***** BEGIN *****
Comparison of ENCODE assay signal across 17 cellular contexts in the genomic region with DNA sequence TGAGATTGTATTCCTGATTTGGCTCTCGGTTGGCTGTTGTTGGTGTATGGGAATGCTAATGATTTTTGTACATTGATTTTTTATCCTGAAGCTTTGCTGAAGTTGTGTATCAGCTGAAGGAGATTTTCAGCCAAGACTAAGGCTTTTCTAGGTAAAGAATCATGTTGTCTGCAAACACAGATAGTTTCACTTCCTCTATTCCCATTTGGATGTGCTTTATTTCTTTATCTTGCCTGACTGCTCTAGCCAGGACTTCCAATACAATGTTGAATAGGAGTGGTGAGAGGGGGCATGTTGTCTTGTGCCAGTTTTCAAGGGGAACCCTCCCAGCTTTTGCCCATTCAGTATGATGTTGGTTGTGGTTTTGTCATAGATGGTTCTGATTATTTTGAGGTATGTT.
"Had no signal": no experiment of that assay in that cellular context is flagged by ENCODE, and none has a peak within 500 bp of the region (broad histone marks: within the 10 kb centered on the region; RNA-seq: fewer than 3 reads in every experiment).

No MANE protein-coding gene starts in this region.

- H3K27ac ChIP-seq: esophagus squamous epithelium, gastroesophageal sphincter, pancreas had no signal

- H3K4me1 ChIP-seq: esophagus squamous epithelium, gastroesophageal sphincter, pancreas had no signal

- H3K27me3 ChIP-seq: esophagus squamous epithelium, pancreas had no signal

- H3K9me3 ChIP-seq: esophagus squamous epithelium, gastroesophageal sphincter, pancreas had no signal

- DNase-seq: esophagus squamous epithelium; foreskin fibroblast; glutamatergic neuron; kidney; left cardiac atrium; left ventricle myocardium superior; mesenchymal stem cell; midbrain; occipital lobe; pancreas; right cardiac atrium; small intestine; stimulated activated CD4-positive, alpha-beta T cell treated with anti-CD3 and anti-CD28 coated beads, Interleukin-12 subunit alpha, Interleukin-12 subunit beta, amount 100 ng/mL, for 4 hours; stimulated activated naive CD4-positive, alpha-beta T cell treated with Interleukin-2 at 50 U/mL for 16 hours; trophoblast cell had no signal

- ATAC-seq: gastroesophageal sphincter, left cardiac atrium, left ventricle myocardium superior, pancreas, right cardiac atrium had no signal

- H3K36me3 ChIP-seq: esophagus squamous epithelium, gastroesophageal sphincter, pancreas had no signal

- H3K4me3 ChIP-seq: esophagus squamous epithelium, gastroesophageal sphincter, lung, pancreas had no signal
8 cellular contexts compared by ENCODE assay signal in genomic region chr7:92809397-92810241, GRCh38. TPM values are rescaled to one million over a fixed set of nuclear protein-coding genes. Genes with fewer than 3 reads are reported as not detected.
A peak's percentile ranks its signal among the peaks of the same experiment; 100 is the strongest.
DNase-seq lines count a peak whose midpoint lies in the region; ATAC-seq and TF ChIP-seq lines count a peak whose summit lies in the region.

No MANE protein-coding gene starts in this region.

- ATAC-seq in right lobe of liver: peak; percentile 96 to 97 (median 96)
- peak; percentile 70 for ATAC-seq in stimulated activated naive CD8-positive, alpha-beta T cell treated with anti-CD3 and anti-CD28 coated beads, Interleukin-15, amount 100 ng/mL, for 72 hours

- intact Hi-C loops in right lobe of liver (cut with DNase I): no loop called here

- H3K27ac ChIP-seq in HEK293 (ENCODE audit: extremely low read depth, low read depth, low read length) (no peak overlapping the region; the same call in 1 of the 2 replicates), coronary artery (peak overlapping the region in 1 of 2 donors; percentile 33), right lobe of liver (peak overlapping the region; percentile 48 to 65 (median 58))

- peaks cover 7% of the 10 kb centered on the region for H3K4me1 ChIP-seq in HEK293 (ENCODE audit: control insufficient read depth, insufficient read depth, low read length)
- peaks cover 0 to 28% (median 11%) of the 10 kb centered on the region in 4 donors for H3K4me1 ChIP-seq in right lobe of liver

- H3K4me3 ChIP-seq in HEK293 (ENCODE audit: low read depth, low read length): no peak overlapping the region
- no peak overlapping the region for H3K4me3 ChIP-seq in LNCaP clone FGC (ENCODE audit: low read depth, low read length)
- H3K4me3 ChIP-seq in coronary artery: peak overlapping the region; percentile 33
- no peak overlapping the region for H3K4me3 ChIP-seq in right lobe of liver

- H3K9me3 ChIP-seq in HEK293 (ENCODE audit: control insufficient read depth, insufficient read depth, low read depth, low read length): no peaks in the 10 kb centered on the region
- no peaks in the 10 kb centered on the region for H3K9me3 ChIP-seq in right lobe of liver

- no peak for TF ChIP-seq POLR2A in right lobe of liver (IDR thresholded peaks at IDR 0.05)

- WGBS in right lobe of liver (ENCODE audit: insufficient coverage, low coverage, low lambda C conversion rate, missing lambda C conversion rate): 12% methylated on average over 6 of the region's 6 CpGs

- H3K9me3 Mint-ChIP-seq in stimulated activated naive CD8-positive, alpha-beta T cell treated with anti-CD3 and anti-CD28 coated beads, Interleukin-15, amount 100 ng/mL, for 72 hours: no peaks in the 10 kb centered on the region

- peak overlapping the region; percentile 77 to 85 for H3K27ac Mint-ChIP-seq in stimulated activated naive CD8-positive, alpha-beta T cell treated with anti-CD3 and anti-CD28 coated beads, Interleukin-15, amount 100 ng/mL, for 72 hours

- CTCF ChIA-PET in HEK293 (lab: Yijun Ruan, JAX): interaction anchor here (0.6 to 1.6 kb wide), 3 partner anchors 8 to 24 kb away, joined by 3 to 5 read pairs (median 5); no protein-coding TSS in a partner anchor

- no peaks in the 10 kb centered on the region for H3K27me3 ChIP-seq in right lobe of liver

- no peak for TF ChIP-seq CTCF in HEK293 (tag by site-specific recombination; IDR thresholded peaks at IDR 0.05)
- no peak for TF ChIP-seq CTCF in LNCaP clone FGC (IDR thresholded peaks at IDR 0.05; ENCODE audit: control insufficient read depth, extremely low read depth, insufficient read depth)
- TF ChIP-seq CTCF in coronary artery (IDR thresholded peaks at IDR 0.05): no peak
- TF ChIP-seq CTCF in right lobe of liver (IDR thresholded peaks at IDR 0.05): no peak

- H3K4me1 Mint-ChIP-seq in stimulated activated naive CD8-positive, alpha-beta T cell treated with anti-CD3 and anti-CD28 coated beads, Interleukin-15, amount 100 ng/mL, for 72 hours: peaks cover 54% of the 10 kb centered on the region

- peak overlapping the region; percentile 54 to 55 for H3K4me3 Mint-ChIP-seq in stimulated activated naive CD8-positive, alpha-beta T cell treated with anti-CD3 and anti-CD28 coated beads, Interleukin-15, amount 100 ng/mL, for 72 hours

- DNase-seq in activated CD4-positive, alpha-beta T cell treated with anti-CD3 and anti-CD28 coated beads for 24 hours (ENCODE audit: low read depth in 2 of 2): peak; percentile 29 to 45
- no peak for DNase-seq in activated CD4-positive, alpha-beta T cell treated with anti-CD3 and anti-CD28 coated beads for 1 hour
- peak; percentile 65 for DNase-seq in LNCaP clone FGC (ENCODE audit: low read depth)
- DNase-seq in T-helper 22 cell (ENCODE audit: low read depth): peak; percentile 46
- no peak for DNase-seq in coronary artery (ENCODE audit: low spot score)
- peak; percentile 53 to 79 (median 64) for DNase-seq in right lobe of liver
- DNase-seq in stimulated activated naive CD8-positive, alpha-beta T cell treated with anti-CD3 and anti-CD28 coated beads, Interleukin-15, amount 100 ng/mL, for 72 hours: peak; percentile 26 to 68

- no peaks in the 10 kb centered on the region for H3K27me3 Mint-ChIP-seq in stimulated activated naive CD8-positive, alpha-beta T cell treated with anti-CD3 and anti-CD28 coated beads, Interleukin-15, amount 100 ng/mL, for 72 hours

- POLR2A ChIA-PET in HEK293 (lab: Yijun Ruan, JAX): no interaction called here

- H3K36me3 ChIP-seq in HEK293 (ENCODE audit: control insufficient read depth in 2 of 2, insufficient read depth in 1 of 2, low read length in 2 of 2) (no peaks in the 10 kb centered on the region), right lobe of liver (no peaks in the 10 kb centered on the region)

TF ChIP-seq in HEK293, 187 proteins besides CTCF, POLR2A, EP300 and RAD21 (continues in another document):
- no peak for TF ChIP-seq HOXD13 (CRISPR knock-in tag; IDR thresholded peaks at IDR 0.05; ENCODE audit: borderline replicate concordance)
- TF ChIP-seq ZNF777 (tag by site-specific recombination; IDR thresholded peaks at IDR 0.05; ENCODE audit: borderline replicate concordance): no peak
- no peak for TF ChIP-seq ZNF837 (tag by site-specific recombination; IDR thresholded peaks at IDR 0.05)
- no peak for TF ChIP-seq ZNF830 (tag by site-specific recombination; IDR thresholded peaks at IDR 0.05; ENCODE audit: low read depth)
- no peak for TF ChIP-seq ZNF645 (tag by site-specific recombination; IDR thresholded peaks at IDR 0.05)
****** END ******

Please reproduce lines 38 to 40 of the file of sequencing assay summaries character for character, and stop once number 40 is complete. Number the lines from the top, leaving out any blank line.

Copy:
- H3K4me1 Mint-ChIP-seq in stimulated activated naive CD8-positive, alpha-beta T cell treated with anti-CD3 and anti-CD28 coated beads, Interleukin-15, amount 100 ng/mL, for 72 hours: peaks cover 54% of the 10 kb centered on the region

- peak overlapping the region; percentile 54 to 55 for H3K4me3 Mint-ChIP-seq in stimulated activated naive CD8-positive, alpha-beta T cell treated with anti-CD3 and anti-CD28 coated beads, Interleukin-15, amount 100 ng/mL, for 72 hours

- DNase-seq in activated CD4-positive, alpha-beta T cell treated with anti-CD3 and anti-CD28 coated beads for 24 hours (ENCODE audit: low read depth in 2 of 2): peak; percentile 29 to 45